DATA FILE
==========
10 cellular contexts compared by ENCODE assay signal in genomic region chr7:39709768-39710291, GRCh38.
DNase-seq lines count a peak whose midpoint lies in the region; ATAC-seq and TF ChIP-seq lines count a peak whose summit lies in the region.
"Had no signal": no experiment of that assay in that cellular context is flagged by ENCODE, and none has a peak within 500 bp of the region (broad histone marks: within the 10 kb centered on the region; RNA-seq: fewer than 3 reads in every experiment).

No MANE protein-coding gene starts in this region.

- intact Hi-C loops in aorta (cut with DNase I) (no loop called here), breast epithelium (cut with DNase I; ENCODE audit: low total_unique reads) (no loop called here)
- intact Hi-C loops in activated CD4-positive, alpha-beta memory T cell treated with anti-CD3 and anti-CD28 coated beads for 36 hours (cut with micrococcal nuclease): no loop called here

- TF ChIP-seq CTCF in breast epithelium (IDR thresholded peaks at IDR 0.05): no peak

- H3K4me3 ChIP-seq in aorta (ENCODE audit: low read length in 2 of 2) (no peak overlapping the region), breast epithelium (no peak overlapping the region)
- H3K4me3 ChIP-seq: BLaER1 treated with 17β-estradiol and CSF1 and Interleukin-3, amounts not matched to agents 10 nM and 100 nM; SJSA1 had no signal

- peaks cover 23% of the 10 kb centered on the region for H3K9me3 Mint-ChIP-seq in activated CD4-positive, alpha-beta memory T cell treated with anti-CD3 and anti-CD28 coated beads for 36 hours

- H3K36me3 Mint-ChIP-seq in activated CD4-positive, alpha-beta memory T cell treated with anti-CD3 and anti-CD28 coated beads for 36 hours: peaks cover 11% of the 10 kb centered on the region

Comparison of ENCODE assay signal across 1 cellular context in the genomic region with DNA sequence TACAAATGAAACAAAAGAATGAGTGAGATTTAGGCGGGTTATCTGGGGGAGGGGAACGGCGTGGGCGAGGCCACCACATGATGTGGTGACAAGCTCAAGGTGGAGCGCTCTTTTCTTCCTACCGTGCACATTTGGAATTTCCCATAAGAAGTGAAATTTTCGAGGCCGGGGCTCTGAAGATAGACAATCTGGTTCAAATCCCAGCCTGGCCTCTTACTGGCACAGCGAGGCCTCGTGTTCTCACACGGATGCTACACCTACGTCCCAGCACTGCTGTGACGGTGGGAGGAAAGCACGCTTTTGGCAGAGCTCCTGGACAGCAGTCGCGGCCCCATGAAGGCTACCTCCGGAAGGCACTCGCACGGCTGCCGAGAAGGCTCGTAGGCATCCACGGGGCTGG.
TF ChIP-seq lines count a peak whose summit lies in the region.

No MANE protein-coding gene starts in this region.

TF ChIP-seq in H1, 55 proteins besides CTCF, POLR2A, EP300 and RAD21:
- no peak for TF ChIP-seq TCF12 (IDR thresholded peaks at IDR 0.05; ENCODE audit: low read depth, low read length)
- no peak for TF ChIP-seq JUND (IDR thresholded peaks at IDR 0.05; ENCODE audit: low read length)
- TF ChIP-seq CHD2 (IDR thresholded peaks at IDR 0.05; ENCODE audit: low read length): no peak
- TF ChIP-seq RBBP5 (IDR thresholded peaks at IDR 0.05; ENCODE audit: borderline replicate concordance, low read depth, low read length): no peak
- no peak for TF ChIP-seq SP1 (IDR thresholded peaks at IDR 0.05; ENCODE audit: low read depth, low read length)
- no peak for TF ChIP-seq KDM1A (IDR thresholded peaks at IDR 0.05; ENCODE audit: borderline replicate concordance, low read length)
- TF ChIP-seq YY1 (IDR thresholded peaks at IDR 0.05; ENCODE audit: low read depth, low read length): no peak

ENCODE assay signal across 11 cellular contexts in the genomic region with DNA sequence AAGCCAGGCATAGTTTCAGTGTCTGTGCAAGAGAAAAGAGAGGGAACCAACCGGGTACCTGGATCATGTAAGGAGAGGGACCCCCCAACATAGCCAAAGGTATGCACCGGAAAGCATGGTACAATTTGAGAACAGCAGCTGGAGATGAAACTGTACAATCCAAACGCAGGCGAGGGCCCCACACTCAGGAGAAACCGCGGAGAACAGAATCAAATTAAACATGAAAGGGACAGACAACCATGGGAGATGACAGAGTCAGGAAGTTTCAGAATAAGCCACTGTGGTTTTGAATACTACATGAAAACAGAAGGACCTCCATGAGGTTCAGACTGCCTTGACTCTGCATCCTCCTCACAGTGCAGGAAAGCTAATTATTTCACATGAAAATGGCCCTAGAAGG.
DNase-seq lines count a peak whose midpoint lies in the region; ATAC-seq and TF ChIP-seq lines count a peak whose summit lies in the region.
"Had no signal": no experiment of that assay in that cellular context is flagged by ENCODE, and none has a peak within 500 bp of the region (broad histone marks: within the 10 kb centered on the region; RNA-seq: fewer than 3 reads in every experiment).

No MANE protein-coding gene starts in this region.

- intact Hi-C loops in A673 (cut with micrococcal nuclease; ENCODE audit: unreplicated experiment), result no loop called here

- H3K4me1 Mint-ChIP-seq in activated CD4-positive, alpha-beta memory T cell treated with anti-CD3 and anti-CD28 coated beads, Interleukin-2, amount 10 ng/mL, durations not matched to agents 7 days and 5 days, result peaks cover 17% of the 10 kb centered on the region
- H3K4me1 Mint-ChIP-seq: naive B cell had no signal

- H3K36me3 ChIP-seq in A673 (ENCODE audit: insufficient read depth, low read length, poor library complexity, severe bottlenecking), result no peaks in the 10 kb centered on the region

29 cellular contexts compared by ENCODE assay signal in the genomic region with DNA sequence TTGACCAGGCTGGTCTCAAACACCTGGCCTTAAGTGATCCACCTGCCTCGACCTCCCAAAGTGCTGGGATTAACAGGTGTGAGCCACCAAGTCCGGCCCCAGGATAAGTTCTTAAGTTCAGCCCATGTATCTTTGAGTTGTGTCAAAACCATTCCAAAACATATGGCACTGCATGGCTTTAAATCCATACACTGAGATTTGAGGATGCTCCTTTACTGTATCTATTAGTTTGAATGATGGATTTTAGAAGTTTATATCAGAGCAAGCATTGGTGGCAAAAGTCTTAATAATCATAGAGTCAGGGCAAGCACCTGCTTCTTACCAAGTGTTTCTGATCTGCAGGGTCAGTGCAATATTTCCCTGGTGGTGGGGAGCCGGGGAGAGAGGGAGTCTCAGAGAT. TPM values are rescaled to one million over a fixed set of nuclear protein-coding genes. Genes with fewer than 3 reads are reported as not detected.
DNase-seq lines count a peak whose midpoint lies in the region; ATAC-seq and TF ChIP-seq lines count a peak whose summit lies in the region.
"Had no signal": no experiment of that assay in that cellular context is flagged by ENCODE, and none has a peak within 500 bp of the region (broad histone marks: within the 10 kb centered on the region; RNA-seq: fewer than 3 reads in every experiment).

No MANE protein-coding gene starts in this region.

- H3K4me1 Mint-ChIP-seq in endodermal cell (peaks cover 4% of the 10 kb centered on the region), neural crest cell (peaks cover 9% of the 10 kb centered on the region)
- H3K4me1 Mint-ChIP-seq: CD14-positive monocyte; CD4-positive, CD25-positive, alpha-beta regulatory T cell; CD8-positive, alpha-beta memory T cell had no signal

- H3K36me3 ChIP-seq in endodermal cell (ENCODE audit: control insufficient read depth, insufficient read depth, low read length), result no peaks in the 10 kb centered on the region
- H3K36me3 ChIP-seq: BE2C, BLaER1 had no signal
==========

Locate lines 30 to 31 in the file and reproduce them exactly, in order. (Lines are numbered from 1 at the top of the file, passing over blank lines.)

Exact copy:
- H3K36me3 ChIP-seq in A673 (ENCODE audit: insufficient read depth, low read length, poor library complexity, severe bottlenecking), result no peaks in the 10 kb centered on the region

29 cellular contexts compared by ENCODE assay signal in the genomic region with DNA sequence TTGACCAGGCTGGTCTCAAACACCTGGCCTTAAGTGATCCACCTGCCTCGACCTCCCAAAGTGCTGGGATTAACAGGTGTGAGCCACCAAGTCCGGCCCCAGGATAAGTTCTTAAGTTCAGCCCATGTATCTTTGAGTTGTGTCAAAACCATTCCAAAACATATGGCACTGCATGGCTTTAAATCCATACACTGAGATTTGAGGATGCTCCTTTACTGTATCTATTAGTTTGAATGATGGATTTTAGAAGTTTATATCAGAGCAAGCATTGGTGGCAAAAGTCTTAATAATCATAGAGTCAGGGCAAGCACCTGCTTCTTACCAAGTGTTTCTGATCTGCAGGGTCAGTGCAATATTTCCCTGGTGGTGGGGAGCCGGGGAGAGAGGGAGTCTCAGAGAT. TPM values are rescaled to one million over a fixed set of nuclear protein-coding genes. Genes with fewer than 3 reads are reported as not detected.